While VW writhes, BMW daren't get complacent

EDITOR'S BLOG: Ian Robertson, a Brit member of the German car maker's board, admits the industry has big challenges ahead.

by Matthew Gwyther
Last Updated: 24 Feb 2016

The UK motor industry has plenty to be content about at the moment. A record year has seen turnover of £69.5 billion, making Britain the third largest car producer in Europe. We export more vehicles than we have done for a generation and automotive now counts for almost 12% of UK overseas trade.

And yet at the annual dinner of the SMMT last week there was a slight sense of foreboding in the air - all down to VW and Dieselgate which has shaken many in the industry.

Just afterwards I met Ian Roberston, the BMW board member, industry veteran and probably the most powerful Brit in the global car industry. BMW is still doing pretty well despite the slowdown in China (now the biggest car market in the world). It’s a big player in the UK too, not only selling its eponymous product but also Minis and Rolls Royces.

Roberston wouldn’t be seen dead crowing but it’s hard to see how BMW will not benefit, at least in the short term, from VW’s shame. In the USA, for example, BMW already outsold Audi 2:1 and it will capitalise on this advantage while its great Bavarian rival is distracted and wound up in infighting and legal red tape.

What did Roberston make of the unfolding horror story? ‘VW and diesel is their issue. BMW has not been involved in that - we adhere to every legislative framework.’ What did they think they were doing? ‘I do not know,’ he shrugs. ‘They had a set of circumstances and development solutions. But why, who , what and how...we’ll see.’

Read more: EXCLUSIVE - The Audi boss in the eye of an emissions storm

Could such a thing ever happen at BMW? ‘There are major differences in culture between the two companies. We’re far more open. I’d say we have a set of values that are very strongly embedded. In fact we are never satisfied with ourselves. I’d say we’re not very good at celebrating success when we achieve it. Always onto the next goal.

‘The thing about diesel is that it’s regional. It’s small in the USA, non-existent in cars in China, quite small in Japan and Korea. It’s primarily a European fuel. However it has good i.e. low CO2 levels and driving capability. The EU 6 rules mean it is very clean indeed. And each barrel of oil must make diesel - it cannot produce petrol alone.’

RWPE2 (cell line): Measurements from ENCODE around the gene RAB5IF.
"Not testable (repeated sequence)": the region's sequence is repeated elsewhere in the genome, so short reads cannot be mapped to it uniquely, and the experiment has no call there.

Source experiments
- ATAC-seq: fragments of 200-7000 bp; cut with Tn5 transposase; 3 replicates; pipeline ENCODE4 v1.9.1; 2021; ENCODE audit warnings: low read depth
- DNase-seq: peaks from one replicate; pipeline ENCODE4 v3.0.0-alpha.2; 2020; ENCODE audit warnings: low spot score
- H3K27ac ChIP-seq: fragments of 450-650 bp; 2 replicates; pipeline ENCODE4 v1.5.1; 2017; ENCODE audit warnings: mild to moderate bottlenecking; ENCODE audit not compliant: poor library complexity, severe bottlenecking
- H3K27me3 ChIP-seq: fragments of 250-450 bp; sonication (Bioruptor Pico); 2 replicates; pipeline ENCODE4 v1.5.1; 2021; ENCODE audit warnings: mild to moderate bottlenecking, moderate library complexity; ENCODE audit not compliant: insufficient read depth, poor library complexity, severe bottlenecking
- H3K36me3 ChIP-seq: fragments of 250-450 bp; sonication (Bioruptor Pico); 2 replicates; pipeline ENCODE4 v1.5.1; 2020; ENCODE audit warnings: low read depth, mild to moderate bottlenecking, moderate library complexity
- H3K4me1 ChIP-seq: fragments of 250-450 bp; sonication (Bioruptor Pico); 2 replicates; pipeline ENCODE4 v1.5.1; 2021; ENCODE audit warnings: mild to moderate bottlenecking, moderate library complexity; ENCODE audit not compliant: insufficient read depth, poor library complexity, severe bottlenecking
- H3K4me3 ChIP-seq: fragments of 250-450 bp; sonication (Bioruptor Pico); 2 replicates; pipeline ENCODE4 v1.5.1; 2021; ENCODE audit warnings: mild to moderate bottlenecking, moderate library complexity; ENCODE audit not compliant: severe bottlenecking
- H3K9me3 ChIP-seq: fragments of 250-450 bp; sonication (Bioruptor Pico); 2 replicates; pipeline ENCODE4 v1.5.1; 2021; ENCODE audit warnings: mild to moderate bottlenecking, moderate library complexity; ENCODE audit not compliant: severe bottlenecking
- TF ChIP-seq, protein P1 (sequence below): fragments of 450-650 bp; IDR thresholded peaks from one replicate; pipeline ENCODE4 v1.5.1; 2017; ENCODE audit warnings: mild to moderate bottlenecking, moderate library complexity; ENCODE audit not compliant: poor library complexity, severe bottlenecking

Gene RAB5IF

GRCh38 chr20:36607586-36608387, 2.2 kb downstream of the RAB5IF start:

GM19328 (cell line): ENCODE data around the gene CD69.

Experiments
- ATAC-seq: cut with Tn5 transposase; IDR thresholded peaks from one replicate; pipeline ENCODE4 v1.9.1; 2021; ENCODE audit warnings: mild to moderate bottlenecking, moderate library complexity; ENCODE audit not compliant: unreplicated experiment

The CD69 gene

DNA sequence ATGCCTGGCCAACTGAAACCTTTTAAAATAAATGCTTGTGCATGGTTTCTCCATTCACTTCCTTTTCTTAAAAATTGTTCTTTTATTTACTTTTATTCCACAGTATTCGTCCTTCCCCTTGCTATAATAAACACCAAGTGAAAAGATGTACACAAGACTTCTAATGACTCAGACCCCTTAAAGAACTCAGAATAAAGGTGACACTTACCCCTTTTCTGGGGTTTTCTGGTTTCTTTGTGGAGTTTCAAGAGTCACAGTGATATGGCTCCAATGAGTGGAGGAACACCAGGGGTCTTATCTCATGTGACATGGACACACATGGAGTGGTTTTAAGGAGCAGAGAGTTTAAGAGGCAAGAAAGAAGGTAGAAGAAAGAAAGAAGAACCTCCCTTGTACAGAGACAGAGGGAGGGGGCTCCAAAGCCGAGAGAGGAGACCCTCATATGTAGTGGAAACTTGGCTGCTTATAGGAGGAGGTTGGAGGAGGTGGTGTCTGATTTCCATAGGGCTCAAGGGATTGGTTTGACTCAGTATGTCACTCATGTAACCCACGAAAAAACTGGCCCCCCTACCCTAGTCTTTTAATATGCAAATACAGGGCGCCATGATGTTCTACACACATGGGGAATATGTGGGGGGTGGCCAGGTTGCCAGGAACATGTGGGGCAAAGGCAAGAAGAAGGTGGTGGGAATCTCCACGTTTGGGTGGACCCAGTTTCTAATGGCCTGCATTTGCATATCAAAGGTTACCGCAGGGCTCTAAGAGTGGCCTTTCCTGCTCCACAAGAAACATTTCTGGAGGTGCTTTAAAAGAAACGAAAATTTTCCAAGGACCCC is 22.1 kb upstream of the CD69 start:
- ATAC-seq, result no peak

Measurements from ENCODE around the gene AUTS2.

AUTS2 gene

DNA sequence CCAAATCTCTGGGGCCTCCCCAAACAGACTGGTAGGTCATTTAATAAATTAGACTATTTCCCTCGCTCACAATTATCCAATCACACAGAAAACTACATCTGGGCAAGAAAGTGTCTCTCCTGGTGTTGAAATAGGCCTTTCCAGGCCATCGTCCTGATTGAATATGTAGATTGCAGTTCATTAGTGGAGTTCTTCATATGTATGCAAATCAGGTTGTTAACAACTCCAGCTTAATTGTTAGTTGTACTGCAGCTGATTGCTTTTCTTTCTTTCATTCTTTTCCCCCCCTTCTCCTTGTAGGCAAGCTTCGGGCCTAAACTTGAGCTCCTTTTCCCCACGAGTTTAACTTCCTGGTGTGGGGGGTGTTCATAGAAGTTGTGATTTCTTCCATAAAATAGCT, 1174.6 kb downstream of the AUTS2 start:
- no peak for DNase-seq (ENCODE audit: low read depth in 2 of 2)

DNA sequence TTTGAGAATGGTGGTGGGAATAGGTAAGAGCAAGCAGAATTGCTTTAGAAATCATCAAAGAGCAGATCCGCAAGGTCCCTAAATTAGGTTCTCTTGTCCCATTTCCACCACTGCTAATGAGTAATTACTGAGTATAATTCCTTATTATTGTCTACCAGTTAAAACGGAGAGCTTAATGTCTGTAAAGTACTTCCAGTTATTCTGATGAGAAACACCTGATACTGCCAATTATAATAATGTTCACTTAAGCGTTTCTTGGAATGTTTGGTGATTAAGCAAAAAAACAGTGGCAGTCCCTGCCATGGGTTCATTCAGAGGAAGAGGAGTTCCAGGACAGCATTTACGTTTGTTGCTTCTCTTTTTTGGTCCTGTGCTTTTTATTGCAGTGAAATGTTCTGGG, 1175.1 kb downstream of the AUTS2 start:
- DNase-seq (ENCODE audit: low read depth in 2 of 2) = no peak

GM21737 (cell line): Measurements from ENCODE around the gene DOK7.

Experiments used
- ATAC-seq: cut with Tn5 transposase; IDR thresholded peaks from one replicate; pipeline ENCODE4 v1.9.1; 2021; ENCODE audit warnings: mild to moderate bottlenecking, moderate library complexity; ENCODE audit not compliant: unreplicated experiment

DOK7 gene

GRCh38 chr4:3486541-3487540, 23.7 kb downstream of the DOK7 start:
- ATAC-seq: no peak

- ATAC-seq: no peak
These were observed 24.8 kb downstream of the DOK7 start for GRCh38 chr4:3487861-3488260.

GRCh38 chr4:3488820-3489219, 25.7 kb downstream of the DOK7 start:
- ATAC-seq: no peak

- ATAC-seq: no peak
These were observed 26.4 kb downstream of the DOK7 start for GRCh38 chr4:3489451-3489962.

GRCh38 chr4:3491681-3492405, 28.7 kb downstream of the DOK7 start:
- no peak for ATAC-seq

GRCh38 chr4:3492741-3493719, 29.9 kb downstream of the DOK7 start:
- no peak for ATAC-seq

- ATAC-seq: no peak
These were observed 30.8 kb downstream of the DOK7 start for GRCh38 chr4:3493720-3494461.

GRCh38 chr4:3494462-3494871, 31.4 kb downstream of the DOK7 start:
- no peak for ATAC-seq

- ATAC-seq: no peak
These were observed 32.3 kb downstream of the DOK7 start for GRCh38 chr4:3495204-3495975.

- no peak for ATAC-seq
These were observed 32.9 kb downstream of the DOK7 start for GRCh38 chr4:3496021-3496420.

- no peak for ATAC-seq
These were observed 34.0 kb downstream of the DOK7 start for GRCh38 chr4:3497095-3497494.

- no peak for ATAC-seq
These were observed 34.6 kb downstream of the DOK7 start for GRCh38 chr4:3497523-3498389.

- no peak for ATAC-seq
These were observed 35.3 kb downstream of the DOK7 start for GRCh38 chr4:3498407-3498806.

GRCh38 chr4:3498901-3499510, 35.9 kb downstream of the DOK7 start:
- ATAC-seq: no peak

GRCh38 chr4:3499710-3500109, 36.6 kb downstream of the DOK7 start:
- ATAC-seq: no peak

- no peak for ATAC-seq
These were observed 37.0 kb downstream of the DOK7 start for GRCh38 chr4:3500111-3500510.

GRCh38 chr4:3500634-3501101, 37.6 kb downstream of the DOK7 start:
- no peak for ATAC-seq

He did however agree that the second strand of the VW scandal - the difference between lab tests and what cars actually drink and emit when on the road being driven in real life was ‘now a real discussion point’ and will ‘accelerate us towards zero emissions.’

‘We like a set of targets set by governments but we don’t like being told how to do it,’ he says. ‘That doesn’t act as a differentiator between companies. And we excel at innovation.’ It’s true that BMW’s electric hybrids are now doing well - the i3 , for example, sells big numbers in California.

And what about the overall effect on the Made in Germany brand? Is the VW taint likely to extend to other German manufacturers? ‘This remains very strong. It’s not just resting on today’s reputation. It’s been built up over years on engineering strength combined with a clear industrial policy. It’s certainly wider than the car industry. The UK used to have it and lost it - so this shows it can be lost. But Britain is winning it back now which is good.’

BMW is 100 years old next year. It makes just over two million vehicles annually, remains family controlled and is the world's biggest premium car maker by sales and very nicely profitable. But change is coming fast.

‘The next 5-10 years will see the most profound change during the last 100 years,’ says Robertson. ‘Business models are changing fast, the combustion engine is challenged for the first time. There are other huge disruptive shifts. Urbanisation is changing the face of mobility. China has nine megacities over 10 million people. You simply cannot continue with 6 lanes of traffic bumper-to-bumper in Beijing on a Sunday.’

He agrees that the young have a different attitude towards cars than they did a few decades ago. ‘The car doesn’t fit into the world of the young as it once did. I bought my first car at 17 and I was out of there. I wanted to go places and it meant freedom. You had a car at school and a whole new world of friends opened up. Now you have SnapChat. Now 80% of Japanese kids don’t have a licence.

‘Car ownership in highly urban environments is difficult. Parking in London is tough and expensive. A coming generation may never actually own cars in the old sense but they will still have aspirations to travel in premium vehicles when they need one. This may mean just sharing one for 20 minutes per day but the car will remain the star. It will just be digitised and connected. And it will eventually be fully automated leaving you to concentrate on other things.’

BMW has plans for this new world - its DriveNow shared ownership scheme in cities is ahead of the opposition. But it will bring the company into direct competition with feisty outfits like Uber. There is a world to play for. All government has to decide is how it is going to generate the power to make all these new plug-in electrical vehicles run.

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